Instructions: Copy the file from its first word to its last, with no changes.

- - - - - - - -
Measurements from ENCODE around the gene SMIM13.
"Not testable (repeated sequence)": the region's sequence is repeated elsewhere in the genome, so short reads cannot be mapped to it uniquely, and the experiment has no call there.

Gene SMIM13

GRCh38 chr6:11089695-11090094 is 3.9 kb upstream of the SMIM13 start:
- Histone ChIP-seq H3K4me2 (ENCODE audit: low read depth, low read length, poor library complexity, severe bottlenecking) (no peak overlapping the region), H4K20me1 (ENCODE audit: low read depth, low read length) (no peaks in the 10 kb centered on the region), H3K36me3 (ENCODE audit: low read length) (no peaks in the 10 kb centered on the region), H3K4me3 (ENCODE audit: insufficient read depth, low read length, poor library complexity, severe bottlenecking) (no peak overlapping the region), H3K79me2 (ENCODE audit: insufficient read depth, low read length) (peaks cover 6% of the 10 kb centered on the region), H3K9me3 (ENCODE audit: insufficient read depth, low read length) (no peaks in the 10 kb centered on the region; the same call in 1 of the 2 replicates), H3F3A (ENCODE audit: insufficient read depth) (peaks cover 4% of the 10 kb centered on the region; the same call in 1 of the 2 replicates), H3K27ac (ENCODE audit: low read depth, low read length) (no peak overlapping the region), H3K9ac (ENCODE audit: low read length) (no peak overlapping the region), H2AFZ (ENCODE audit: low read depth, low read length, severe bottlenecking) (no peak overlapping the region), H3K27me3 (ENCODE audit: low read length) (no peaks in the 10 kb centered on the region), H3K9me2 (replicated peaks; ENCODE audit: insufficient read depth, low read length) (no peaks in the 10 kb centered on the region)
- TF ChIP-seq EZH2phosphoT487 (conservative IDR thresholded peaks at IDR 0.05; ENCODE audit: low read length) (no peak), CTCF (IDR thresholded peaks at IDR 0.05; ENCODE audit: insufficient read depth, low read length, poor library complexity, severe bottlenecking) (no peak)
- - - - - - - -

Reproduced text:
Measurements from ENCODE around the gene SMIM13.
"Not testable (repeated sequence)": the region's sequence is repeated elsewhere in the genome, so short reads cannot be mapped to it uniquely, and the experiment has no call there.

Gene SMIM13

GRCh38 chr6:11089695-11090094 is 3.9 kb upstream of the SMIM13 start:
- Histone ChIP-seq H3K4me2 (ENCODE audit: low read depth, low read length, poor library complexity, severe bottlenecking) (no peak overlapping the region), H4K20me1 (ENCODE audit: low read depth, low read length) (no peaks in the 10 kb centered on the region), H3K36me3 (ENCODE audit: low read length) (no peaks in the 10 kb centered on the region), H3K4me3 (ENCODE audit: insufficient read depth, low read length, poor library complexity, severe bottlenecking) (no peak overlapping the region), H3K79me2 (ENCODE audit: insufficient read depth, low read length) (peaks cover 6% of the 10 kb centered on the region), H3K9me3 (ENCODE audit: insufficient read depth, low read length) (no peaks in the 10 kb centered on the region; the same call in 1 of the 2 replicates), H3F3A (ENCODE audit: insufficient read depth) (peaks cover 4% of the 10 kb centered on the region; the same call in 1 of the 2 replicates), H3K27ac (ENCODE audit: low read depth, low read length) (no peak overlapping the region), H3K9ac (ENCODE audit: low read length) (no peak overlapping the region), H2AFZ (ENCODE audit: low read depth, low read length, severe bottlenecking) (no peak overlapping the region), H3K27me3 (ENCODE audit: low read length) (no peaks in the 10 kb centered on the region), H3K9me2 (replicated peaks; ENCODE audit: insufficient read depth, low read length) (no peaks in the 10 kb centered on the region)
- TF ChIP-seq EZH2phosphoT487 (conservative IDR thresholded peaks at IDR 0.05; ENCODE audit: low read length) (no peak), CTCF (IDR thresholded peaks at IDR 0.05; ENCODE audit: insufficient read depth, low read length, poor library complexity, severe bottlenecking) (no peak)